small to properly cool the engine. Complaints were coming in of
overheating and burned valves. On serial number 2200 the fan ,
fan shroud, radiator inlet, bottom radiator tank and radiator
sides were installed as a remedy. This helped a little but no
cigar. Valves continued to burn. It was determined that the valves
needed to be seated deeper into the head and this adjustment seemed
to answer that problem, however overheating continued. On number
3170 a different upper water pipe, with baffle, to deflect heat
from the exhaust pipe, was installed, to little avail. The heating
problem was still a thorn in John Deeres side so with number 4251
they bit the bullet and went with a larger and higher radiator.
This somewhat answered the problem with overheating on all the
tractors being produced but there were thousands still in the
field with the problem. A retrofit kit was sent to all the dealers
and special dodge vans were purchased by John Deere and send out
to retrofit those tractors with new radiators and at the same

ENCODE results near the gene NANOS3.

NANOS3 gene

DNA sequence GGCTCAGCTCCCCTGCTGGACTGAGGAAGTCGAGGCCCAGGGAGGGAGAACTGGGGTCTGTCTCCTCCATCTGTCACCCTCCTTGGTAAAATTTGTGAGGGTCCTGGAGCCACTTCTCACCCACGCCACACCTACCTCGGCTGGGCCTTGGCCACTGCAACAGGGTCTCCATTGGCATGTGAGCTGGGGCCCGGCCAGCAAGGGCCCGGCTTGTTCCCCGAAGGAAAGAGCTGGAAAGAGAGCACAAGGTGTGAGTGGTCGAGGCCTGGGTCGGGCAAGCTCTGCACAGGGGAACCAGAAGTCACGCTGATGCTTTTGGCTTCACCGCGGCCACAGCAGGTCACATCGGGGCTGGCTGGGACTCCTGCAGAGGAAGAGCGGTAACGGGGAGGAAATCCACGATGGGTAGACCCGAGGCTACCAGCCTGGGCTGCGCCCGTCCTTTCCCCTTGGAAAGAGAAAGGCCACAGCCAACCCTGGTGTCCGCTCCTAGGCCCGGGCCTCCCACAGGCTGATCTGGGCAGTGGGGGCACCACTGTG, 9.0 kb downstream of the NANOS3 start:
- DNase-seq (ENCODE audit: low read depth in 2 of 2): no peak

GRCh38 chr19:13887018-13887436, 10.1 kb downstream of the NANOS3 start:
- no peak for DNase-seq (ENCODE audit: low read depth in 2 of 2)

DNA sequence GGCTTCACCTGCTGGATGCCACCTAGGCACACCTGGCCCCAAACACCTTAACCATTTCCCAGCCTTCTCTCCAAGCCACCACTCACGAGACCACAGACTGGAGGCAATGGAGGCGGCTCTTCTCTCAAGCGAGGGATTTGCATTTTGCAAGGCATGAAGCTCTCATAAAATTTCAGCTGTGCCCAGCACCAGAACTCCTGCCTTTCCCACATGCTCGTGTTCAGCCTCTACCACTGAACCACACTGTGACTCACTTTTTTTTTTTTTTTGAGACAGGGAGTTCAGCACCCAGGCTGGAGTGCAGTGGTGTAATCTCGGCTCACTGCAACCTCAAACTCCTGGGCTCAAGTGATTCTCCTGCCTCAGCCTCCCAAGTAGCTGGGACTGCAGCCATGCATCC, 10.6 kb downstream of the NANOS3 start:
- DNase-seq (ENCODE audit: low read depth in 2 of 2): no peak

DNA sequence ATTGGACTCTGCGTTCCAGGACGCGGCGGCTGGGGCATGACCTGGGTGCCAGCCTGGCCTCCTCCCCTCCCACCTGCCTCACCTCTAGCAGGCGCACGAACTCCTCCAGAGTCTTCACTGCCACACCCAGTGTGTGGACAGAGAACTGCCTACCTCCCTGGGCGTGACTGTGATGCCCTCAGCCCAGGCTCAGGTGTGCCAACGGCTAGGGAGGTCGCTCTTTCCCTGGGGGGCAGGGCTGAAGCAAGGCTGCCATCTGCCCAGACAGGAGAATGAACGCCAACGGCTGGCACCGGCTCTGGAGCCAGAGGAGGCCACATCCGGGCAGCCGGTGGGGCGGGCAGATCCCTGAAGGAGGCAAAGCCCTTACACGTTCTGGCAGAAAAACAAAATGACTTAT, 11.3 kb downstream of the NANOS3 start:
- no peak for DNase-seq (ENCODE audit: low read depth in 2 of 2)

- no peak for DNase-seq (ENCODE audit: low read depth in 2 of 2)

time the head was removed and the valves got the treatment of
sinking the seats and installing new valves. To this day there
are still a few of those that for one reason or another didn't
get the treatment of new radiators etc. These have become known
as "low radiators G's. The newer high radiator tractors can
be detected by the dent on the top of the radiator that allows
the steering shaft to clear the radiator.
There still remained some overheating problem
with the model G tractors when in severe duty. When the Korean
War came along and copper was not allowed to be used in radiators
any more, that really done it . The heat gauge pegged with the
new radiators made with steel. In 1952, serial number 60700, a
water pump was installed on all production tractors coming off
the line and this was the final answer to the ongoing problem
of over heating. Again a retrofit kit was made available to all
other G model tractors. A friend of mine has a 1948 with a water
All model G tractors were made from the factory
to run on kerosene. These were called "all fuel" engines.
However, in later years John Deere offered changeover kits to
make them an all gasoline burning engine. Cylinder head-F49R-
(flat head), gas tank, hood and fuel lines, if wanted, and manifold.
This upped the horse power to around 50, from just under 40. Quite
a boost for one tractor motor.
1939 model G ----$1,185.00
1953model G ----$2,600.00
Weight -1938--1941---4,488 pounds
Weight -1942--1953---5,624 pounds
All G models
bore and stroke-------------6.125 x 7.00
Horse Power rating 1938--1941 -Belt-----------35.91
Horse Power rating 1941--1953
-Belt-----------38.10 Neb test